5 levers to make multicultural skills a competitive advantage
Published on 11/2/2021
Published on 11/2/2021
It is commonly assumed that multiculturals – i.e., individuals with more than one cultural identity – with their particular skills, contribute to the success of multinational enterprises (MNEs). But how to make it a strategic human capital resource? Hae-Jung Hong, NEOMA BS and Dana Minbaeva, Copenhagen Business School, give insights on how to create the good conditions and achieve global competitive advantage.
Multiculturals are individuals with knowledge of, identification with, and internalisation of, more than one culture. By working and living with culturally different people, they have developed unique knowledge, skills, abilities, and other characteristics (KSAOs).
In the context of strategic development on emerging markets, multinational enterprises (MNEs) must manage growing pressures for local adaptation and global responsiveness, and the increasing dispersion of required competencies.
Thus, the number of multiculturals in their workforce will obviously increase. They can bring a great competitive advantage to MNEs!
However, an MNE’s competitive advantage is not the employment of multiculturals per se, but rather the MNE’s ability to transform multiculturals’ KSAOs into strategic human capital resources by creating complementarities between KSAOs and emergence-enabling factors.
The “emergence-enabling factors” are:
Multiculturals prove an ability to bridge culture gaps, and a capacity to integrate and transfer knowledge from around the world. We pointed out to five main KSAOs and their consequences or applications in multinational enterprises:
Multiculturals have the potential to be a rich resource for the exploration of culturally diverse environments in which MNEs operate. But they need an enabling working environment. Complementarities must be created within the MNEs between multiculturals’ KSAOs and emergence enabling- factors.
A global mindset can be defined as the ability to ensure personal and business performance by adjusting to different environments and cultures. It implies absorbing information, traditions, and cultural norms from different countries.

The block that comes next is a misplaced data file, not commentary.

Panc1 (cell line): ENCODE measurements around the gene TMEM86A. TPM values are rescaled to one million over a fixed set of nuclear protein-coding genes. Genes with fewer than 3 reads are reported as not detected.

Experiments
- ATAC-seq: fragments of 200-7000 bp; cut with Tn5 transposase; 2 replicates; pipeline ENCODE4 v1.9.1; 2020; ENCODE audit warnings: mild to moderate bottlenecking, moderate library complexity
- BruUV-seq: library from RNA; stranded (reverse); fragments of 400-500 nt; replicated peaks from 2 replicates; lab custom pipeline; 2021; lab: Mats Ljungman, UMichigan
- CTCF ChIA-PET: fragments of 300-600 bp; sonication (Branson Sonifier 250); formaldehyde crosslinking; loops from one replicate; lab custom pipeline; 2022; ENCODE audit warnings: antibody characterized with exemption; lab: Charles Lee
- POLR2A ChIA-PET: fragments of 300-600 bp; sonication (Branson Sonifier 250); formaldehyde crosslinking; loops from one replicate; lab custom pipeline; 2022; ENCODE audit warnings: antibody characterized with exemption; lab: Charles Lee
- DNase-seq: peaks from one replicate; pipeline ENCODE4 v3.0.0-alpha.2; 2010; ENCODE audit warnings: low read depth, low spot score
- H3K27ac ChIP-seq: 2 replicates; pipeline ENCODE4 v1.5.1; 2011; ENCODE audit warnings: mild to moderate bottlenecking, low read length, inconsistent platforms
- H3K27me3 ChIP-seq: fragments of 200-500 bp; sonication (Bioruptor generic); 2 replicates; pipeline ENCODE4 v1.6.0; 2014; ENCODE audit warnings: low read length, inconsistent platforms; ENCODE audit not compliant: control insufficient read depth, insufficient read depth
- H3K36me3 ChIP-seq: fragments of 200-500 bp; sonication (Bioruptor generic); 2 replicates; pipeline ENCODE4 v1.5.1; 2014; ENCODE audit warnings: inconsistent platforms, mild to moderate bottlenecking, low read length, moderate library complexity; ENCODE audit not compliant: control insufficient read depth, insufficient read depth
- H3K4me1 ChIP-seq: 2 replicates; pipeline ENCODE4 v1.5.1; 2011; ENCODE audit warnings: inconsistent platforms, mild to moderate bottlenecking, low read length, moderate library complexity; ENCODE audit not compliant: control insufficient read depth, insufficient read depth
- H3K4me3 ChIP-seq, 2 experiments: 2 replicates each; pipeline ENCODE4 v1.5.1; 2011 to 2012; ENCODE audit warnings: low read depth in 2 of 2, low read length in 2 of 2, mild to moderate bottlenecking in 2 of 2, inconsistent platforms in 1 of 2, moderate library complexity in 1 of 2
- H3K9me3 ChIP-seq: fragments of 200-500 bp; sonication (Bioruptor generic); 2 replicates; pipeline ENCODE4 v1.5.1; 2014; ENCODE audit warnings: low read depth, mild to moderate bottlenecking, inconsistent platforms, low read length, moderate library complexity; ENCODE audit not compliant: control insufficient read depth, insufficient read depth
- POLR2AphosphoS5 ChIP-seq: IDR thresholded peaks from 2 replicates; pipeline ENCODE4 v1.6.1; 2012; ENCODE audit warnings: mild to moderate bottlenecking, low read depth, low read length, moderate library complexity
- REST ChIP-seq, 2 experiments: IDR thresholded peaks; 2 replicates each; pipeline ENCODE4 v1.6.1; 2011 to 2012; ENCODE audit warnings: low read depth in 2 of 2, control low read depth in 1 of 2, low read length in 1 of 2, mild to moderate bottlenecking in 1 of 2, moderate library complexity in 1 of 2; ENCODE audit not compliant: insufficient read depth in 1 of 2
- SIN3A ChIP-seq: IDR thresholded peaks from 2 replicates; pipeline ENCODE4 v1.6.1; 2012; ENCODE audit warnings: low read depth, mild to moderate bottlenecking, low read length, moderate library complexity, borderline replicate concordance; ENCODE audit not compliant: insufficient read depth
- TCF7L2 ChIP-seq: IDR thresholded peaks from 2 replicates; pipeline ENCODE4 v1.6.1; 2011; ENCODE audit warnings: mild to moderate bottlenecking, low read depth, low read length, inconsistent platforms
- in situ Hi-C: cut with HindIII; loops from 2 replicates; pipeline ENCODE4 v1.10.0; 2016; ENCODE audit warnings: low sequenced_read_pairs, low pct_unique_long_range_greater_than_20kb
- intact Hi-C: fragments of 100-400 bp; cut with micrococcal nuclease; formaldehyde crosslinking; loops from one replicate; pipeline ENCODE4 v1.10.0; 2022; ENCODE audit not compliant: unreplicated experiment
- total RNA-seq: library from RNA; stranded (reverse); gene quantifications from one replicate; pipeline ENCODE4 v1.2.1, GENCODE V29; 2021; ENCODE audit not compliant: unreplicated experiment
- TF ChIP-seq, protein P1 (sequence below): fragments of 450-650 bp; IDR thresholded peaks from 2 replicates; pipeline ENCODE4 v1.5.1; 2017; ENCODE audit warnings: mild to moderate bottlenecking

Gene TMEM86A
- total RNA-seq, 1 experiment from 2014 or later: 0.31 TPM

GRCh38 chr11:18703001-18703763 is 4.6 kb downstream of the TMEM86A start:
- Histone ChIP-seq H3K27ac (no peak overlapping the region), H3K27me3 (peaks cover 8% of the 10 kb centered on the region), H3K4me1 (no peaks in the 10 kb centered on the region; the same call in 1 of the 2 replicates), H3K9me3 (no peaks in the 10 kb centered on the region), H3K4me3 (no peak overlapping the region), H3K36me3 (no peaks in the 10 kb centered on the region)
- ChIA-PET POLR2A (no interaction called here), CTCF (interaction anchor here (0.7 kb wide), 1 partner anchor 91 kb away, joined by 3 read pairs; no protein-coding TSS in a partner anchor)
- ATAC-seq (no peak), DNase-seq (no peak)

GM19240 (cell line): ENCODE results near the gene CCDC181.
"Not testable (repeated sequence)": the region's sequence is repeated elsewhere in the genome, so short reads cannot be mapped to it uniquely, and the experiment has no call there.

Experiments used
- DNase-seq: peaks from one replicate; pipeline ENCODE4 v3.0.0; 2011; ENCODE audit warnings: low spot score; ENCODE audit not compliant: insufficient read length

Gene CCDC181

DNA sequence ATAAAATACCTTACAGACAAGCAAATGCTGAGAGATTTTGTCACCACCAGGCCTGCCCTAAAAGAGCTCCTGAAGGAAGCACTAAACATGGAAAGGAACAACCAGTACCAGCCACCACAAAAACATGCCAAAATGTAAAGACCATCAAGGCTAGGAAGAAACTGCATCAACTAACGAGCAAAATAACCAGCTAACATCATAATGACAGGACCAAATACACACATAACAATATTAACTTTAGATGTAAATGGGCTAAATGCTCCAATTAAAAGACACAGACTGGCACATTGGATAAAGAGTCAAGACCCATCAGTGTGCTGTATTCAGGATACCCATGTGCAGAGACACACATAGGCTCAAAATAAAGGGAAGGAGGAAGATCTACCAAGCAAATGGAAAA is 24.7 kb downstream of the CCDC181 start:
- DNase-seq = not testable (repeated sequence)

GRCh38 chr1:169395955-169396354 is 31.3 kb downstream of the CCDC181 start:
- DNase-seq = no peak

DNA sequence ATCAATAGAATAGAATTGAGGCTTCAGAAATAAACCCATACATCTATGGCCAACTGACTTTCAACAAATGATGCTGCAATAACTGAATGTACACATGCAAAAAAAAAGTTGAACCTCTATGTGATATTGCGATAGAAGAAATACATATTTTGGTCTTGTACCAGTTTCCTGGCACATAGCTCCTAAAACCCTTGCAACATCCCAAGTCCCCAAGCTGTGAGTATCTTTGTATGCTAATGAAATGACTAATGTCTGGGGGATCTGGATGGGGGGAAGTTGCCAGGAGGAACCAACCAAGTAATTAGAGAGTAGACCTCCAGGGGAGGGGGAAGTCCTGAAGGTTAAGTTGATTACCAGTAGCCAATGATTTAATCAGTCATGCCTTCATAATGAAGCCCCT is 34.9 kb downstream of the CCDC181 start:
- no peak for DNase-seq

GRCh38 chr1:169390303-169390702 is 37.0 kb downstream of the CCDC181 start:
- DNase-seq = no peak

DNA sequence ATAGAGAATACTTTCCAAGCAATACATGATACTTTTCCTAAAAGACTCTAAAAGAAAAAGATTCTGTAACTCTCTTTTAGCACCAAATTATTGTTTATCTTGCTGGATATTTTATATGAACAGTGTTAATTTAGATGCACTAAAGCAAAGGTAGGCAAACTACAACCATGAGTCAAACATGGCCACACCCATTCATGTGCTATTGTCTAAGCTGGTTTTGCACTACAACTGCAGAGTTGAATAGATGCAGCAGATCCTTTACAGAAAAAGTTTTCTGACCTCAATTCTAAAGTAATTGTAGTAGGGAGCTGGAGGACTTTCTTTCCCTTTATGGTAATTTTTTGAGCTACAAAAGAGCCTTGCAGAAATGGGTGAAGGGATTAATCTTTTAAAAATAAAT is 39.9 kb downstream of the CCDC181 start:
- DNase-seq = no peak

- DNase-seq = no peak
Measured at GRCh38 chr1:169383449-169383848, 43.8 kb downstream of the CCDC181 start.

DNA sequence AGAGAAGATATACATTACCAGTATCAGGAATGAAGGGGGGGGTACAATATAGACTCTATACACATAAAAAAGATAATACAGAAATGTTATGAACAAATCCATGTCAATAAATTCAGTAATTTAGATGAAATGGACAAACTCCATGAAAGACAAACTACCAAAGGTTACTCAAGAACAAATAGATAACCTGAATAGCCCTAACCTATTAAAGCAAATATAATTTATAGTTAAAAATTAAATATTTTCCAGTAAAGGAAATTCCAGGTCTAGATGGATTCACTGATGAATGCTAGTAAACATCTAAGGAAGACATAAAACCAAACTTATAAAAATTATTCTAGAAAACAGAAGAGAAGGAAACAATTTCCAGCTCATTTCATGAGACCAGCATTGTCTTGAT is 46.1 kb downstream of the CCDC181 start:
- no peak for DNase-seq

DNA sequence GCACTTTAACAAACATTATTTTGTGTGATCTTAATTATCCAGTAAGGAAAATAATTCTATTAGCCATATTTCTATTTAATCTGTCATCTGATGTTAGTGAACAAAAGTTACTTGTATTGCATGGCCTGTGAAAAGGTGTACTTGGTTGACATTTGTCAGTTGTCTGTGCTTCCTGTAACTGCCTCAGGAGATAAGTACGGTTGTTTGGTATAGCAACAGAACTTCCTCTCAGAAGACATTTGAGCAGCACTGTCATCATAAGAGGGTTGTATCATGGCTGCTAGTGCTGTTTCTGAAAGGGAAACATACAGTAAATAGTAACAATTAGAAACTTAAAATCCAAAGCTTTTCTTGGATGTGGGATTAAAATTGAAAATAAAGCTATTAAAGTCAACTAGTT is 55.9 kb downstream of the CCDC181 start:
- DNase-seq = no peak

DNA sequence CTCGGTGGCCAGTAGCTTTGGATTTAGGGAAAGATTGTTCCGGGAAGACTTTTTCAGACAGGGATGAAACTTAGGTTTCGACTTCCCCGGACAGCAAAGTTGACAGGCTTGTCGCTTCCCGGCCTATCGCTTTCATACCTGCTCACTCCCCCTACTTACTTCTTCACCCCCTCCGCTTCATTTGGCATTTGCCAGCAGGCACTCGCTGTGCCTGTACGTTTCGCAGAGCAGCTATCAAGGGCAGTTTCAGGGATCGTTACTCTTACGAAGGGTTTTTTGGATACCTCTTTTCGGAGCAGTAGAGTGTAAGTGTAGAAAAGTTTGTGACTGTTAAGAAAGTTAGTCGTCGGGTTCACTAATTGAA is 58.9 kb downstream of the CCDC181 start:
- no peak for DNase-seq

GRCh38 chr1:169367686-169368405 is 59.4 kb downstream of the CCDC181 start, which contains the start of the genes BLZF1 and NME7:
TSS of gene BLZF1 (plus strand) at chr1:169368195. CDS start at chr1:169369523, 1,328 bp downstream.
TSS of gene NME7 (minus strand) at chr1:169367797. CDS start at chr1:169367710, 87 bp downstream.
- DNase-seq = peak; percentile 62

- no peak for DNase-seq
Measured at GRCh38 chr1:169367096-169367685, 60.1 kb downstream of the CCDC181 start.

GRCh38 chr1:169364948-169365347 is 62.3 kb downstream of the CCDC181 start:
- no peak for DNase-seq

Possible actions: openness towards multiculturals and recognition of their contribution.
MNEs should establish explicit HR practices for the multicultural workforce that differ from their core HR architecture. As most HR practices are designed to treat everyone equally, this might require new ways of thinking about employee management.
Possible actions: design a dedicated HR manager to manage multicultural employees, handle career development and train monoculturals and multiculturals to work together.
MNEs need to make their language policies flexible and responsive to the needs of the global market. Our respondents did not express a preference for English as such. Instead, they stressed the importance of explicitly supporting multilingualism as a fundamental part of daily operations.
Possible actions: working language at HQ and bringing multiculturals to HQs.
We also believe that high team diversity (variety) and the quality of the immediate leaders are the most decisive emergence- enabling factors for the retention of multiculturals. These processes relate to team dynamics and to the multicultural qualities of leaders. To ensure the positive impact of multiculturals, MNEs need to develop their immediate leaders.
Possible actions: composing team members by their cultural diversity; effective managing (adapting and adjusting) multiculturalism and skills to lead multicultural teams; mediating cross-cultural conflicts and misunderstanding.
We think our framework of emergence-enabling factors can guide practitioners wishing to more effectively manage a multicultural workforce. And thus create the conditions of multiculturals workforce becoming a competitive advantage.
To explore those factors, we conducted a two years field study in two MNEs: a leading fast-moving consumer goods company and a leading auditing and business-consulting company. Detailed findings and analysis, and bibliographical references are available in the research article:
Hong, HJ., Minbaeva, D. Multiculturals as strategic human capital resources in multinational enterprises. Journal of International Business Studies (2021). https://doi.org/10.1057/s41267-021-00463-w